|k(0)??k(0)|,
¯P = 1 − P.(2)
arXiv:1202.2817v1 [quant-ph] 13 Feb 2012
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Since H0, P, and¯P are diagonal in |k(0)? basis, we have
[P,H0] = [¯P,H0] = 0, (3)
Let |k? denote an eigenstate of H that we are trying to
calculate. We write |k? = |k?P+|k?¯ P, where |k?P≡ P|k?
and |k?¯ P≡¯P|k?. We multiply both sides of (1), written
for the eigenstate |k?, by P and¯P, respectively, to get
E(0)
k|k?P+ PV (|k?P+ |k?¯ P) = Ek|k?P,
H0|k?¯ P+¯PV (|k?P+ |k?¯ P) = Ek|k?¯ P,(4)
which can be rewritten as
(Ek− E(0)
(Ek− H0−¯PV¯P)|k?¯ P=¯PV P|k?P.
Here, we have used P2= P and¯P2=¯P. Solving the
second equation for |k?¯ P, we get
|k?¯ P= (Ek− H0−¯PV¯P)−1¯PV P|k?P
k
− PV P)|k?P= PV¯P|k?¯ P,
(5)
(6)
Substituting (6) into the first equation in (5), we find
? H(k)|k?P= Ek|k?P,(7)
where? H is an NS×NSmatrix defined by
? H(k) ≡ E(0)
with I being the NS×NSunity matrix.
So far, Eq. (7) is exact. What it means is that Ekis
an eigenvalue and |k?P is an eigenvector of? H(k) in S.
Ekand |k?P, but no information about other eigenvalues
of H is obtained. Notice that Ekappears in both (8) and
(7), therefore it has to be calculated self-consistently. As
we shall see, perturbation theory can help to calculate
Ek, order by order.
If? H is independent of k, then all the perturbed eigen-
agonalization. For a k-dependent? H, on the other hand,
ing, while all other eigenvalues do not correspond to the
correct eigenenergies of the spectrum of H. In that case,
to calculate each Ek, one has to calculate its correspond-
ing? H(k), diagonalize it, and select the right eigenvalue
this way will not be orthogonal to each other. This indeed
should be the case because only the original eigenstates
|k? in the full Hilbert space are supposed to be orthog-
onal to each other, hence the projected states |k?P may
not be orthogonal.
As mentioned earlier,? H(k) is a function of Ek, which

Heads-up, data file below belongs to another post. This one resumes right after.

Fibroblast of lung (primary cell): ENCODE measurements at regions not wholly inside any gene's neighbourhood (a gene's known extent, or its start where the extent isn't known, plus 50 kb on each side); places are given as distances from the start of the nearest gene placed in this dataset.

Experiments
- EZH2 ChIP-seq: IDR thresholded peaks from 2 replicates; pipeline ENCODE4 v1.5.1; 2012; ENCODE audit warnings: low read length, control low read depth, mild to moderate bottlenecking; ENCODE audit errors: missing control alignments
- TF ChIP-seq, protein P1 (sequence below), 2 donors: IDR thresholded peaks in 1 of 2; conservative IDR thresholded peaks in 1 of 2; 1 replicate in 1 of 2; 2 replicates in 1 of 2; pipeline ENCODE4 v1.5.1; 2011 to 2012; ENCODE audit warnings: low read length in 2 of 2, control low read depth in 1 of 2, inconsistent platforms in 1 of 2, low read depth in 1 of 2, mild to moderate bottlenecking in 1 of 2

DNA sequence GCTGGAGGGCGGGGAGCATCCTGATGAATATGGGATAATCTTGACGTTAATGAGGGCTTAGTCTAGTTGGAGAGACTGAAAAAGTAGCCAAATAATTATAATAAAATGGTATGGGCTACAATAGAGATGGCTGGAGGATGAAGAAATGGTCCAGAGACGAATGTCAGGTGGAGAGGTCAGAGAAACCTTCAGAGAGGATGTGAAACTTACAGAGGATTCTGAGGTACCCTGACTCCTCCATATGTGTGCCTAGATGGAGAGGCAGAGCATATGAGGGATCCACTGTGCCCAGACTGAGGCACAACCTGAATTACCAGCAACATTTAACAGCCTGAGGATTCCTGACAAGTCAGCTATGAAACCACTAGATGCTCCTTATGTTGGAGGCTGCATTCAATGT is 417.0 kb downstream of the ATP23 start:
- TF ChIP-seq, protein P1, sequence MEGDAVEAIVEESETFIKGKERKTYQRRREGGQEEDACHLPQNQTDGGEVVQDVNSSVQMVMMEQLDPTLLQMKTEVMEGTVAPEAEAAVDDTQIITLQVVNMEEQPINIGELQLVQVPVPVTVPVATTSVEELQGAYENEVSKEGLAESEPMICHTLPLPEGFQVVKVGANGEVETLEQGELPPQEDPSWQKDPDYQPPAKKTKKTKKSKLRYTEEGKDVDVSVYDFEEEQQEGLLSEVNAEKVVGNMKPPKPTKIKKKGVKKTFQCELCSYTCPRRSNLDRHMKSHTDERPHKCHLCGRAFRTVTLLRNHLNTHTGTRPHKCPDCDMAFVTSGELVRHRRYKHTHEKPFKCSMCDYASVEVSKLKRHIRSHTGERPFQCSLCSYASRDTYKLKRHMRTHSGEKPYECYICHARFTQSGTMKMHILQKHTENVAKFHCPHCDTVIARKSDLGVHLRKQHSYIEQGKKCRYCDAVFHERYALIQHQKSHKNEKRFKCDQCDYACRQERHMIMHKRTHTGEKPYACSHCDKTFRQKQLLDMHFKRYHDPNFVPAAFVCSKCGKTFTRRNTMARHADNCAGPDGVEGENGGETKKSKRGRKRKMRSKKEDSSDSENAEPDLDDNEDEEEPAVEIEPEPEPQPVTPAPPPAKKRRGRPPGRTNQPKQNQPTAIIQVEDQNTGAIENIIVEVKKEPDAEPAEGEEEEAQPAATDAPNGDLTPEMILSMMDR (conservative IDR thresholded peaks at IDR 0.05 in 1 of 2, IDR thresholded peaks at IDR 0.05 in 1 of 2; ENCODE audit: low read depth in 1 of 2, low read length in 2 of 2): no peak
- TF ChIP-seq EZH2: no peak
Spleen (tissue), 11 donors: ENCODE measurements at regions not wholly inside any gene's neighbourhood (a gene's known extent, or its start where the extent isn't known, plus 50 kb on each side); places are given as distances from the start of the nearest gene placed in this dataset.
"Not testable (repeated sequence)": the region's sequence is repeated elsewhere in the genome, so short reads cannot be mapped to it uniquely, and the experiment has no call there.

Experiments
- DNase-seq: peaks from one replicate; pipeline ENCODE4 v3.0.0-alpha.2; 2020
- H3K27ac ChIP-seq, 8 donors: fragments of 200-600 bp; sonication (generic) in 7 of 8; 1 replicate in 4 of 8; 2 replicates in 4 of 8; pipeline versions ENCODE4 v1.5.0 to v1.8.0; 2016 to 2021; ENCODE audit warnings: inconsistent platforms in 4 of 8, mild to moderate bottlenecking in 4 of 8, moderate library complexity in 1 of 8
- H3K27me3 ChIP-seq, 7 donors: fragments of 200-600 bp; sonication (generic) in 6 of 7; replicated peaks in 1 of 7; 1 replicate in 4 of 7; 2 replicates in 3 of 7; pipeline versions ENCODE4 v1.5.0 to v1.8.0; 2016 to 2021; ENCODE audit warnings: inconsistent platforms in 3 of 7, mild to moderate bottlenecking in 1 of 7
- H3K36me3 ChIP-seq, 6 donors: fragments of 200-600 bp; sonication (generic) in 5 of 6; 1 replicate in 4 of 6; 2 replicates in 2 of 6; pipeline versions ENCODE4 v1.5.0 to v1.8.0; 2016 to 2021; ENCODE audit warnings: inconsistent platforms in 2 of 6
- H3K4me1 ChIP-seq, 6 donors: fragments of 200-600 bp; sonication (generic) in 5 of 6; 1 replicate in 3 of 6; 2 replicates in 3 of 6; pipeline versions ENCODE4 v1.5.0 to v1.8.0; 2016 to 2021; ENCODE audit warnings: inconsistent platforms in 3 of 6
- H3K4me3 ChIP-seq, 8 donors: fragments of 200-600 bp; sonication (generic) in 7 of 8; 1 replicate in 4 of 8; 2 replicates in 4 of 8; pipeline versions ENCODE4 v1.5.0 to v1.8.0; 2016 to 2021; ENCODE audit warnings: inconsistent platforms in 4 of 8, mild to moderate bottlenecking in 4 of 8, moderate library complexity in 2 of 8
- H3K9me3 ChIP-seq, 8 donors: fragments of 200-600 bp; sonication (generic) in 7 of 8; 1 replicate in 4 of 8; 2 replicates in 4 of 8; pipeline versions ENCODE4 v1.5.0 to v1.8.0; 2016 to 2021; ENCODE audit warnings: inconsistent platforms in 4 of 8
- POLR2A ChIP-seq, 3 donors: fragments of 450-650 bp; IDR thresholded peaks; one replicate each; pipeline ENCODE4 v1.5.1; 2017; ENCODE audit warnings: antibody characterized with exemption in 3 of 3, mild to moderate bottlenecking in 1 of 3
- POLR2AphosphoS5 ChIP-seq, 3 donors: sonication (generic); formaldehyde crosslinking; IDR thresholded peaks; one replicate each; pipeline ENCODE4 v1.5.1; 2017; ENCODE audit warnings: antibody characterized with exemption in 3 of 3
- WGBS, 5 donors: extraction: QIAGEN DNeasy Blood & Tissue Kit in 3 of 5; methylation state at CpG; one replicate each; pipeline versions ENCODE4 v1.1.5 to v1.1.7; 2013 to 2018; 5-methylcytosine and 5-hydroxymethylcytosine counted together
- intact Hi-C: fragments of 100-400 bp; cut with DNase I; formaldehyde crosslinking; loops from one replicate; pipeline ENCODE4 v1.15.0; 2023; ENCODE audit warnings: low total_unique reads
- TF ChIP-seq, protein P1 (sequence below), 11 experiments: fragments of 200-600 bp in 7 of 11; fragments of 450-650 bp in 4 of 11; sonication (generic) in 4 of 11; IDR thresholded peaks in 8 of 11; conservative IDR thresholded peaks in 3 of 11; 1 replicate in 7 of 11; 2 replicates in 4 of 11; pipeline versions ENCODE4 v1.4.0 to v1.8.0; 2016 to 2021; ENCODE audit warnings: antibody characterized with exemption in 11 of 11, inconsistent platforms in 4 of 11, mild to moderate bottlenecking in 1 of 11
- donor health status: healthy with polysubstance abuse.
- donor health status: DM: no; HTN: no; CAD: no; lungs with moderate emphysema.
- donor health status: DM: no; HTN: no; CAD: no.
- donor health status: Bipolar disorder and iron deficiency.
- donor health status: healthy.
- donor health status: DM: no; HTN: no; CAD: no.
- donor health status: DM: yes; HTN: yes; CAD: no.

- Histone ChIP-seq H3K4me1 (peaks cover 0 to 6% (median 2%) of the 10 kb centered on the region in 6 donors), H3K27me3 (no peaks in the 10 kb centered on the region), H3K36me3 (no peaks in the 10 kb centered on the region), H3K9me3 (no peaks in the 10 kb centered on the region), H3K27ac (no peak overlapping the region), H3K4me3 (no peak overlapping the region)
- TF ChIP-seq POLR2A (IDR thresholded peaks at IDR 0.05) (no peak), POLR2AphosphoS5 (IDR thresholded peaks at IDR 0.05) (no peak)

kI + PV P
+ PV¯P(Ek− H0−¯PV¯P)−1¯PV P,(8)
Therefore, formally by diagonalizing? H(k), one can find
values and eigenvectors in S can be found in a single di-
only one of the eigenvalues, i.e., Ek, has physical mean-
that corresponds to Ek. Note that the states |k?P found
itself has to be calculated via diagonalization of? H(k).
The calculation becomes tractable using perturbation ex-
pansion. Consider the expansion
(Ek− H0−¯PV¯P)−1= (E(0)
∞
?
where, δEk= Ek− E(0)
? H(k) ≡ E(0)
j=0
k
− H0−¯PV¯P + δEk)−1
?j
=
j=0
?
(E(0)
k−H0)−1(¯PV¯P−δEk)
(E(0)
k−H0)−1,
k. Substituting into (8), we get
kI + PV P + PV¯P ×
(9)
∞
?
?
(E(0)
k−H0)−1(¯PV¯P−δEk)
?j
(E(0)
k−H0)−1¯PV P.
Writing δEk= E(1)
denote the order of perturbation, one can calculate? H
operator¯P(E(0)
k
− H0)−1¯P is not singular and is given
by
k
+ E(2)
k
+ ..., where the superscripts
order by order. Because of the projection operator¯P, the
¯P(E(0)
k
− H0)−1¯P =
?
n/ ∈S
|n(0)??n(0)|
E(0)
k
− E(0)
n
.(10)
We now derive analytical formulas for all the elements
of? H(k) up to the forth order perturbation. Defining
perturbed states in S, and assuming that V has only
off-diagonal elements in the chosen basis so that E(1)
?k(0)|V |k(0)? = 0, we find
? H(0)
? H(2)
? H(3)
? H(4)
where, E(0)
n
and
Vαβ≡?α(0)|V |β(0)?, where |α(0)? and |β(0)? denote un-
k
=
αβ(k) = E(0)
? H(1)
kδαβ,
αβ(k) = Vαβ,
αβ(k) =
?
?
?
n/ ∈S
VαnVnβ
E(0)
kn
VαnVnmVmβ
E(0)
,(11)
αβ(k) =
n,m/ ∈S
knE(0)
VαnVnmVmpVpβ
E(0)
km
,
αβ(k) =
n,m,p/ ∈S
knE(0)
kmE(0)
kp
− E(2)
k
?
n/ ∈S
VαnVnβ
[E(0)
kn]2,
kn=E(0)
k−E(0)
E(2)
k
=? H(2)
kk(k) =
?
n/ ∈S
VknVnk
E(0)
kn
.(12)
Notice that for each added order of perturbation, a factor
of the form Vnm/E(0)
The small parameter of the expansion, therefore, should
be k-dependent and have the form:
kmis added to the expansion terms.
λk∼ min
n,m/ ∈S[Vnm/E(0)
km].(13)
In our numerical calculations, we found the best agree-
ment with exact diagonalization when expanding the di-
agonal elements to the forth order of perturbation, but
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the off-diagonal elements to the second order.
can be understood if one considers only two levels, i.e.,
NS= 2. By diagonalizing the 2×2 reduced Hamiltonian
corresponding to the two levels, if the diagonal elements
are not the same, a second order off-diagonal element
contributes a forth order term to the final eigenvalues, as
it gets squared. Therefore to be consistent in the order of
perturbation, one should expand the off-diagonal terms
to the second order.
Notice that all the energy differences in the denomi-
nators are of the form E(0)
kmand therefore depend on the
unperturbed energy E(0)
k
of state |k(0)?. As a result the
calculated? H is k dependent, unless all the states in S
rection will still have k-dependence through the second
term in the last equation of (11)). As we mentioned be-
fore, one cannot obtain all eigenstates by a single diag-
onalization of? H(k). Instead, one has to calculate? H(k)
task then is to select, among all the eigenvalues of? H(k),
the perturbation of |k(0)?. If the perturbed levels do not
cross each other, then Ekwill be the k-th eigenvalue after
the diagonalization. In cases when the perturbed states
do cross each other, the situation becomes more compli-
cated. One can use the overlap of the new eigenfunctions
with the old ones to identify which two correspond to